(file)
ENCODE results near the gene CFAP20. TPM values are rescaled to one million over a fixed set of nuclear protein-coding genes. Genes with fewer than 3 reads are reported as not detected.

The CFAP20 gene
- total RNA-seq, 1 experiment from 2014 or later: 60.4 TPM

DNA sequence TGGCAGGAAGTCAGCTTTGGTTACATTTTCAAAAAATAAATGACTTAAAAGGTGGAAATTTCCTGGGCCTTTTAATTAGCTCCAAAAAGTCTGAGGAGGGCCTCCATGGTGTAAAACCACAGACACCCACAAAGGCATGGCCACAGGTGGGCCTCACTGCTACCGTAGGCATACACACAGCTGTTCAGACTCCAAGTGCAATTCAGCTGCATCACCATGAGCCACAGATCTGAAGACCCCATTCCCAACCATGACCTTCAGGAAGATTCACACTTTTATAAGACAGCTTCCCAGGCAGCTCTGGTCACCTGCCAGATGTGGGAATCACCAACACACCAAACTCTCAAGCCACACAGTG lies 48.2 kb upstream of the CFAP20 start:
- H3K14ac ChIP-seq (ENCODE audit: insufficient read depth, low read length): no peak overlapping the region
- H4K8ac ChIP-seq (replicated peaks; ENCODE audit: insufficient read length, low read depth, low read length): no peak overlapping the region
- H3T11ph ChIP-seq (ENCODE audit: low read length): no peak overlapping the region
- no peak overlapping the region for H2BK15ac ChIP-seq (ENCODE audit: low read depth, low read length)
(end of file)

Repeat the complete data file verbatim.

ENCODE results near the gene CFAP20. TPM values are rescaled to one million over a fixed set of nuclear protein-coding genes. Genes with fewer than 3 reads are reported as not detected.

The CFAP20 gene
- total RNA-seq, 1 experiment from 2014 or later: 60.4 TPM

DNA sequence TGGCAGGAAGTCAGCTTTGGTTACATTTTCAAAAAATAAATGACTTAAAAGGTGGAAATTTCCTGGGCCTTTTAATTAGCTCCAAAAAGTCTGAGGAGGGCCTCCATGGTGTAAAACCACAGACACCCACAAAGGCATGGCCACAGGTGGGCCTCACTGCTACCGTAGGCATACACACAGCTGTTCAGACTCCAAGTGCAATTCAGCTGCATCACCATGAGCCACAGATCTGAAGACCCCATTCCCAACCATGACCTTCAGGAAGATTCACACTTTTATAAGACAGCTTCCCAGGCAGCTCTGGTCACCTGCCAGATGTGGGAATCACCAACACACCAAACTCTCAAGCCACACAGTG lies 48.2 kb upstream of the CFAP20 start:
- H3K14ac ChIP-seq (ENCODE audit: insufficient read depth, low read length): no peak overlapping the region
- H4K8ac ChIP-seq (replicated peaks; ENCODE audit: insufficient read length, low read depth, low read length): no peak overlapping the region
- H3T11ph ChIP-seq (ENCODE audit: low read length): no peak overlapping the region
- no peak overlapping the region for H2BK15ac ChIP-seq (ENCODE audit: low read depth, low read length)